We learn two important lessons from today’s Gospel (Mark 10:35-34): First, that true greatness is about holiness, not self-gain. Second, that as we travel the path of holiness, we are going to encounter some bumps in the road … and some dead ends as well. Jesus gives us some insight on how to deal with both.
The reading begins in the middle of an exchange between Jesus and his apostles. Jesus had just told his followers about his imminent passion – how he would soon be captured, tortured and put to death. The apostles didn’t quite get it, even thought this was the third time Jesus had told them. The apostles didn’t yet grasp the fact that Jesus came into this world to serve (not to be served). And the apostles had a different idea of what it meant to be powerful and great.
So we hear the story of James and John telling Jesus “Teacher, we want you to do whatever we ask of you” (Kind of sounds like the way we often pray: “God, give me what I want and give it to me now!”)
James and John have the audacity to ask Jesus to put them ahead of others – to seat them in places of great honor when Jesus comes into his glory. Jesus tells them “That is not for me to decide,” indicating that such decisions are God’s alone. Jesus also tells them “You do not know what you are asking,” as a way of indicating that the path to holiness (to the kingdom of God) demands suffering. And even though James and John said they were ready to suffer along with Christ, Jesus knows better. He knows that they have much to learn about being suffering servants.
The apostles had a distorted vision of what it means to be great. Their experience was that those recognized as “great rulers” in the world held onto their power by lording it over others. Jesus offers encouragement to his apostles when he tells them “You are better than that.” Jesus wants them to be like him! The lesson Jesus was trying to teach his apostles is this: True greatness is about holiness; not about self-gain
We are not called to live in the spotlight and soak up all that light and glory for ourselves. True holiness is being the light of Christ for others, receiving God’s grace and being a reflection of God’s love.
Jesus wants us to be like him, living a life that is other-centered, not self-centered.
As we strive to be holy people, we are going to experience difficulties from time to time. We, too, are going to suffer. We can’t save ourselves (or anyone) from the trials of being human. But, through Jesus, we can have hope and we can help give hope to others.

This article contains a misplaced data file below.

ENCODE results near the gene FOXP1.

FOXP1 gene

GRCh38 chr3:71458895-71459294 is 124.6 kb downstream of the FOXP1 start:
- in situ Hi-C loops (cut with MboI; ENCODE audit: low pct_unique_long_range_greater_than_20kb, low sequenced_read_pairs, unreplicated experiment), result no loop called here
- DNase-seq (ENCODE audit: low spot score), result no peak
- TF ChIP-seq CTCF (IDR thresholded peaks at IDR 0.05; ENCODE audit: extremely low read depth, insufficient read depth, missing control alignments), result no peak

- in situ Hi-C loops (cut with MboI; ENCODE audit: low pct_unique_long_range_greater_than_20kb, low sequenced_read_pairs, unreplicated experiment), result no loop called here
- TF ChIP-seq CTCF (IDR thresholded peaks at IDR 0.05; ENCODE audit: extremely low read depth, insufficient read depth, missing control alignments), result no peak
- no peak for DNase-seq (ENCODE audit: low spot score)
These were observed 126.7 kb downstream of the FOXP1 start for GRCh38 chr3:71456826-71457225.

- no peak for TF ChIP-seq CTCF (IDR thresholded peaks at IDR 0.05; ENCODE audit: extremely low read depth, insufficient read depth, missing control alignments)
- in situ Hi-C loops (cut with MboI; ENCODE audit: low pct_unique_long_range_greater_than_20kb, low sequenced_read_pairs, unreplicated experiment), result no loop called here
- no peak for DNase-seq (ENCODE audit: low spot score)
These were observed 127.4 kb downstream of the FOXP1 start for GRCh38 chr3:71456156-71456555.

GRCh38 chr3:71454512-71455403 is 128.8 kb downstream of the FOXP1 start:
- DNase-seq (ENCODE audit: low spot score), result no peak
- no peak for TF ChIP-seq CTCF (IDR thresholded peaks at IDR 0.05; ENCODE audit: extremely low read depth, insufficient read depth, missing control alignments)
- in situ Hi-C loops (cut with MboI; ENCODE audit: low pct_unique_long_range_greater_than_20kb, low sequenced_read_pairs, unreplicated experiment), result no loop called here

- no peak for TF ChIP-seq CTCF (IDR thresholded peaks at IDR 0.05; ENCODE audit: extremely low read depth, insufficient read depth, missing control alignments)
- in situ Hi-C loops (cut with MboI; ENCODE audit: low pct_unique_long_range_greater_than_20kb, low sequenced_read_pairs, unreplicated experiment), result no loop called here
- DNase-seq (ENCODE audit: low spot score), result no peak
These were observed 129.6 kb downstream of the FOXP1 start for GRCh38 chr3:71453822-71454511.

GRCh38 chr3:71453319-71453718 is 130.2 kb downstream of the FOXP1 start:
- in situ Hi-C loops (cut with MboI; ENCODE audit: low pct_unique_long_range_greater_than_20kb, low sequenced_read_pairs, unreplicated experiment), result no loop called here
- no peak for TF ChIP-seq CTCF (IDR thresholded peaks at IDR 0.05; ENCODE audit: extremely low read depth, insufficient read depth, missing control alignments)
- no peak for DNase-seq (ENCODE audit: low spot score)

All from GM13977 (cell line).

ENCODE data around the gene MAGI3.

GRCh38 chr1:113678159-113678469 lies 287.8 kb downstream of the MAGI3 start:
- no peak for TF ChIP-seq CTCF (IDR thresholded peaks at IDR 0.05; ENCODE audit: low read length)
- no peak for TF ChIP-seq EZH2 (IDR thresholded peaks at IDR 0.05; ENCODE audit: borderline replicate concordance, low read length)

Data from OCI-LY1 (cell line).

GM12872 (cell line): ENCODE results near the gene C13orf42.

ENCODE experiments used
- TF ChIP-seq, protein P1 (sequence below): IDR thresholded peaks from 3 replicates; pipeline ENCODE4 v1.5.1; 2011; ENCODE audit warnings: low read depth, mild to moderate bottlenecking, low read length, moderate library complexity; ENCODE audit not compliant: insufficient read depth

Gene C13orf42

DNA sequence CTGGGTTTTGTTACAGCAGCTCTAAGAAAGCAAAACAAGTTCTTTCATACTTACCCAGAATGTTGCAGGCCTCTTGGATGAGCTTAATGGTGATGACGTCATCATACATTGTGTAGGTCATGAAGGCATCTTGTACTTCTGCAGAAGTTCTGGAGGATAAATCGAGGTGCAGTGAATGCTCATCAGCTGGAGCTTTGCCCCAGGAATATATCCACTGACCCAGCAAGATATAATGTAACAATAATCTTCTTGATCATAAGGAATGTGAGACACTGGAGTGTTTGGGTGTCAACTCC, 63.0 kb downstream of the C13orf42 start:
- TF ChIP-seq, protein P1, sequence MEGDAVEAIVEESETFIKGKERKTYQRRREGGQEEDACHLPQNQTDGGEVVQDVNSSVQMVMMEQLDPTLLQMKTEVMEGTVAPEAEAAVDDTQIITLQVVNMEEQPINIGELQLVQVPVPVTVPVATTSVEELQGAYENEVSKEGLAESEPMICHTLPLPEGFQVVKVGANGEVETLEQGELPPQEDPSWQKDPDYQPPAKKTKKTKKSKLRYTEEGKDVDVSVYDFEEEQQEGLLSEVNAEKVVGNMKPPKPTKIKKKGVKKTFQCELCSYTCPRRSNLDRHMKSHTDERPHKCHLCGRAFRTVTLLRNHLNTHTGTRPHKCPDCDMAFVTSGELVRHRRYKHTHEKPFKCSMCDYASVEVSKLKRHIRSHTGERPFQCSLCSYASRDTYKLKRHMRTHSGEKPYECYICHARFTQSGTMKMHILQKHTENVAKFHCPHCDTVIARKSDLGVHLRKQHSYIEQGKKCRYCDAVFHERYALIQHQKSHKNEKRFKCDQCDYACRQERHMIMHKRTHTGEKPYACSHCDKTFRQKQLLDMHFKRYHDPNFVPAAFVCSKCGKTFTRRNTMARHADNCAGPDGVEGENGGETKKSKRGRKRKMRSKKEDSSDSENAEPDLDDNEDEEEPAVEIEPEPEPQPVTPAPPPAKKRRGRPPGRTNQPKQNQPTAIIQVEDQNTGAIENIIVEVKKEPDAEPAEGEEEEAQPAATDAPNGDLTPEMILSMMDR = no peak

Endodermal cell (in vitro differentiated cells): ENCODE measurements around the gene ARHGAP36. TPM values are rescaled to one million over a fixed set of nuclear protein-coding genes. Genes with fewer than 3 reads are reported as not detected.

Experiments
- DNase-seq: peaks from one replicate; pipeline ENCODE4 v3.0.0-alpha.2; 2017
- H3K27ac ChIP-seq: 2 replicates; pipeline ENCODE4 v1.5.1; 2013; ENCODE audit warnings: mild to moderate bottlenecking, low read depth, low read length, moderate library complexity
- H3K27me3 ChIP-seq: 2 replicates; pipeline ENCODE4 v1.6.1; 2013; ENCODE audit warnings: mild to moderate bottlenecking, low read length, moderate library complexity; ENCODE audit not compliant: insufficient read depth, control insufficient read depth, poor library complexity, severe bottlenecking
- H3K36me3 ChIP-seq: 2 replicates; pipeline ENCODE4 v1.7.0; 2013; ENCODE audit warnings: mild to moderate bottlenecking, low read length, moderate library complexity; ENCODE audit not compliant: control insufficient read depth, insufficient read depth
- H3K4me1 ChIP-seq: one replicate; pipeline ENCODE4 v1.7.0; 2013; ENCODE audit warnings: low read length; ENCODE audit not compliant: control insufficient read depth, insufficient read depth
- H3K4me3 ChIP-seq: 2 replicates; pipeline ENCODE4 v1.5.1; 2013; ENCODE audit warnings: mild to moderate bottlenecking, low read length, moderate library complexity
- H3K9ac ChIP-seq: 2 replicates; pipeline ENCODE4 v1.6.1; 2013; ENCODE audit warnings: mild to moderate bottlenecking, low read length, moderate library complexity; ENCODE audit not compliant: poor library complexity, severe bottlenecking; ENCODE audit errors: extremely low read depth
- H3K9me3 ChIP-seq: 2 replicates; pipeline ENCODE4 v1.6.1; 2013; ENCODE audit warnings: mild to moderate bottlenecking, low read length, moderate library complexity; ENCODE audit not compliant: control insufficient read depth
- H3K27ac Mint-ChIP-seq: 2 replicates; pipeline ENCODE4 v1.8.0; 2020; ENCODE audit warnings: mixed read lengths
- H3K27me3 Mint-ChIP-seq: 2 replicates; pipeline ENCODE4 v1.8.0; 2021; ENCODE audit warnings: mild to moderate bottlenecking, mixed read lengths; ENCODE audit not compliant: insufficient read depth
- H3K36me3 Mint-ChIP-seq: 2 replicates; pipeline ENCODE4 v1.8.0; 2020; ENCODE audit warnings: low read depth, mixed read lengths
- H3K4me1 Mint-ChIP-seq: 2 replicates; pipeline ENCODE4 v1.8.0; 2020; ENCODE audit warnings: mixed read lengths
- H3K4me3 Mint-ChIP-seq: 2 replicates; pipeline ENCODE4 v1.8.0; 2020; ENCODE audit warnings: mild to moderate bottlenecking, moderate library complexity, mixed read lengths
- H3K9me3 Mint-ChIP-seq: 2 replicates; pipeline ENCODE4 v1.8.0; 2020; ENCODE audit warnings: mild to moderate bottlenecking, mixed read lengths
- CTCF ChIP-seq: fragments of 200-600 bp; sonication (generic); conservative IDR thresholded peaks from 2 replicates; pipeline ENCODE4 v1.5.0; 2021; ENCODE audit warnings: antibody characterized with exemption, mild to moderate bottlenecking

Jesus understands our sufferings because he was fully human … in every way but sin. So we put our trust in God as we face our difficulties and our sufferings.
The up side is that these times of difficulty and suffering can be times of growth. It’s often hard to see this growth when we’re in the moment of our challenges. But time and distance gives us perspective, so we can look back and reflect on how God was present in difficult times.
We see God in our suffering:
- When we turned our hearts toward God when we are tempted to do otherwise
- When we experience the compassion of others in times of loss
- When we seek and receive forgiveness for things we have done to hurt others
When we see God is with us in our difficulties, it reminds us that we are beloved children of God. It gives us hope.
Bumps in the Road
I watched an inspiring movie on Netflix recently, titled “Unconditional.” It’s a story about a woman named Samantha Crawford who was living a wonderful life. She had a farm, rode horses each day, wrote children’s books and had a husband who adored her. She lived a perfect life, and then her life was shattered when her husband is murdered.
At her lowest of lows, Samantha reconnects with a childhood friend, Joe Bradford, who has also fallen on tough times. In one scene in the movie, Samantha and Joe are lamenting about the suffering and pain they had experienced in their lives. Samantha says to Joe, “In my life, I’ve been down a lot of dead end roads.” Joe responds, “I’ve been down a few of those myself. But it’s not a dead end if it takes you somewhere you needed to go.”
I found that statement very inspiring. It reminds us that not all suffering is bad … if it takes us somewhere we need to go. Those “dead ends” can be places where we can be shaped and molded and grow with God.
We might benefit by taking some time to reflect on the struggles we’ve experienced in life and ask ourselves
- What did I learn from that experience? If I strip away all of the anxiety and F.E.A.R. (that’s False Expectations Appearing Real), what were the life lessons I learned?
- Then ask yourself: How can that knowledge benefit me in the future? How was God with me in my time of need? Who was Christ for me?
Unfortunately, it will take more than a lifetime to understand the will of God. So we have to have patience … we have to have faith. And, in both good times and in bad, we have to place your trust in God.
Moving Forward in Christ’s Love
In Eucharist, we are reminded of Jesus’ suffering – of his blood selflessly poured out in love so that we may live in God’s love. May our sharing of Christ’s cup today remind us of the promise of God’s unconditional love for us.